She could have told him that, but somehow she knew it would only upset him to have his illusion of her security shattered.

“I guess you should get going. I want you to make Denver before nightfall.”

“You don’t want to see them up close?”

“Oh, no, it’ll take too much time…”

James wasn’t the only one who could tell when someone was fibbing. She walked over to a shelf. Some of the books had not fared well. “Can you see okay?”

“Yeah.” It didn’t seem as though he had noticed the less-than-perfect condition of the books. “When I was a child, my favorite smell was a new book. Better than a new car.”

The smell of mildew was pretty strong here, but she wouldn’t be telling him that.

“Touch them for me.” James’s whisper started a tingle in her abdomen that was as worrisome as heart flutters.

She wore combat boots and carried a big knife, for f**k’s sake. She had no time for flutters and tingles. You should remember that before you go giving sappy presents.

She propped her blade against the bookshelf and wiped her hands on her pants before running her finger along the spines of the closest leather-bound volumes. They appeared elegant with the gold embossed writing. In contrast, her hand looked stubby and mannish with its bitten-off nails and scars.

“Pick one up. Please.”

She licked her suddenly dry lips and pulled a book off the shelf. His breathing stuttered before accelerating. It took a rare man to have an orgasm over books.

Granted, maybe normal people did react like this. In her old life, pre Illness—it seemed a lifetime ago, and not just three years—she’d been more concerned about petty fights and getting her next fix than reading. Hell, she hadn’t even graduated high school.

Since coming to Sanctuary, she’d tried to make up for her lack of education by devouring knowledge from whoever she came across, but she was pretty sure book smarts would never be her strong suit. Meanwhile, all James had to do was open his mouth for a person to know how brainy he was. Sometimes she marveled that they could carry on the conversations they did.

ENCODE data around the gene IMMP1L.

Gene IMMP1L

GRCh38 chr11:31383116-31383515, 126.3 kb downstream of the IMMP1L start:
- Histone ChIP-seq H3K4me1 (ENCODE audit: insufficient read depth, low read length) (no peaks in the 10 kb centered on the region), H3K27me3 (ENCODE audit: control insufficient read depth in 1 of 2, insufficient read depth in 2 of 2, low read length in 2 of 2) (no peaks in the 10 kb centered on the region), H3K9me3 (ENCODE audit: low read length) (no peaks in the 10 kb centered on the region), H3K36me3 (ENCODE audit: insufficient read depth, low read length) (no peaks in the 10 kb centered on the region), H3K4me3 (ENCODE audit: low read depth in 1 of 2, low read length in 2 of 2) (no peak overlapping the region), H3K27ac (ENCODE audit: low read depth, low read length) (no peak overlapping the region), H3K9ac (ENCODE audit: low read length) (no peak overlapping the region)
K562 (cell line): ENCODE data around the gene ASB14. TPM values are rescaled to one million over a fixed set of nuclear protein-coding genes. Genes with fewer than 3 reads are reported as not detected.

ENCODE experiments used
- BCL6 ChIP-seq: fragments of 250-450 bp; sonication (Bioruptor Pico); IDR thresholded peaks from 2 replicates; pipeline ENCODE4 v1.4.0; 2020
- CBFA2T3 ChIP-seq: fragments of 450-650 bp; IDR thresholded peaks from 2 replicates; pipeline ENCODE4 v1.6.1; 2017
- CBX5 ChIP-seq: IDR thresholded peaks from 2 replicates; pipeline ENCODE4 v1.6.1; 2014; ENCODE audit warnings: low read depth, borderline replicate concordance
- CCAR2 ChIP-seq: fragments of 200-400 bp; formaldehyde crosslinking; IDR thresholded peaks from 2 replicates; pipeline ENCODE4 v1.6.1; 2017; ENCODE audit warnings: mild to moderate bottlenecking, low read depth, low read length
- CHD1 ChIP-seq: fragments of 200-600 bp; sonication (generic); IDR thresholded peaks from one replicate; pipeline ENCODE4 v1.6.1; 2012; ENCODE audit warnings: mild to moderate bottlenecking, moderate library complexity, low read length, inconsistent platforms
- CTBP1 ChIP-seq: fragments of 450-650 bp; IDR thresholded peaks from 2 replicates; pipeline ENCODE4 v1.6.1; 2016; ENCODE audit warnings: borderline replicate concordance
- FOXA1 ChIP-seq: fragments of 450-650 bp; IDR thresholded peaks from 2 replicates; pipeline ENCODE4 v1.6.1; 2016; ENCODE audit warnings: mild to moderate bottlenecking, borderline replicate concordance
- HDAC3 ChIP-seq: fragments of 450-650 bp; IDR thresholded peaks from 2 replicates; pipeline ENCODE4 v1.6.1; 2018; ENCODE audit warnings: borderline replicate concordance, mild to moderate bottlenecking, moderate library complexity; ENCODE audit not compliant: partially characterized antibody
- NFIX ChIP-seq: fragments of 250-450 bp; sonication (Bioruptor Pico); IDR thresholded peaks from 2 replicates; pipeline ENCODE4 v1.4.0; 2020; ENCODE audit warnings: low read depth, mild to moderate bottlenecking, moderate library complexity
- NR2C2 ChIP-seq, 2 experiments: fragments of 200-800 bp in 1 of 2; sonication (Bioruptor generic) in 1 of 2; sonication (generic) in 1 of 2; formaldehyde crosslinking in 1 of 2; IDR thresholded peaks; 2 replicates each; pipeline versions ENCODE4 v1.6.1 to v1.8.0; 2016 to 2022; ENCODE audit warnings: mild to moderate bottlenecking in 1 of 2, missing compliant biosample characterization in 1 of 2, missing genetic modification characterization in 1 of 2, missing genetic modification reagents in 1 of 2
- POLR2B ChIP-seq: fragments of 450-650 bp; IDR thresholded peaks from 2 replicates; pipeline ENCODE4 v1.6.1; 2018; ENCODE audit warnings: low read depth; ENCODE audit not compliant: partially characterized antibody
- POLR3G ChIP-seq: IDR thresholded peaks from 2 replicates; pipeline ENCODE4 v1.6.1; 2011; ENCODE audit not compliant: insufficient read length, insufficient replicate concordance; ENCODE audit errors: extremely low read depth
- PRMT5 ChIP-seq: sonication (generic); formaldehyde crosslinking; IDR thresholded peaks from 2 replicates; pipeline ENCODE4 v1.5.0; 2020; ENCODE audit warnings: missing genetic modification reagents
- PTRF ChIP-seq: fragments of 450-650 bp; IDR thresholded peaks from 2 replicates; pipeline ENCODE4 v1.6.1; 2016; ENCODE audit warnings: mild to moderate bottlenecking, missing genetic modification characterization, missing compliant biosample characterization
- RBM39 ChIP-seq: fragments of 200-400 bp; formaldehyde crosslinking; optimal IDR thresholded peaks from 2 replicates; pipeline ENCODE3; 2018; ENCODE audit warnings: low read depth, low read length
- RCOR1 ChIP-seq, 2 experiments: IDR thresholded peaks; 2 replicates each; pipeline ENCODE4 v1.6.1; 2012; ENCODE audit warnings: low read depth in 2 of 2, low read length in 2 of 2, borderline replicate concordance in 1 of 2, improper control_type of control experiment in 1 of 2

She hefted the sturdy weight of the book. It felt both familiar and foreign—her hands were more used to balancing a blade than books. She turned it over in her hands. “Robert Frost.”

“I love old American poetry. Can you open it?” He sounded like a kid catching sight of real sugar. His excitement sent another pang of warmth through her. She opened the book, letting her fingers slide over the title page and binding. It was tattered but in remarkably good condition, having resisted the mold and mildew and decay that hung in the air. It wasn’t a first edition or anything so fancy as that, but even she could appreciate the crisp and foreign feel of paper under her fingers.

“I wish I could feel it,” her handler murmured. “It’s lovely, isn’t it?”

“Yes.” This wasn’t the first physical book she’d seen in her travels since the Illness, but it was the first she’d seen through James’s reverent, starved eyes.

Steadfast rocks didn’t roam. They stayed in one place. Safe, but missing out on some fun.

“Can you flip through the pages?”

The words slid in front of her too fast to identify and read. She stopped when she came to a small, hard, cardboard piece stuck between the pages. She fleetingly wondered over the last person who had held this book. Had it been a woman? A man? A student?

Curious on her own part now, she shone the light on the words.

“I have been one acquainted with the night.

I have walked out in rain—and back in rain.

I have outwalked the furthest city light.

I have looked down the saddest city lane.

I have passed by the watchman on his beat

And dropped my eyes, unwilling to explain.

I have stood still and stopped the sound of feet

When far away an interrupted cry

Came over houses from another street,

But not to call me back or say good-bye;

And further still at an unearthly height,

A luminary clock against the sky

Proclaimed the time was neither wrong nor right.

I have been one acquainted with the night.”

His voice joined hers on the last few sentences. She trailed off, suddenly awkward.


“Mmm. Yeah. It’s a pretty poem.” Maybe that wasn’t the most insightful comment, but it had been pretty. She didn’t have enough pretty in her life that she could afford not to appreciate the few pieces that trickled through.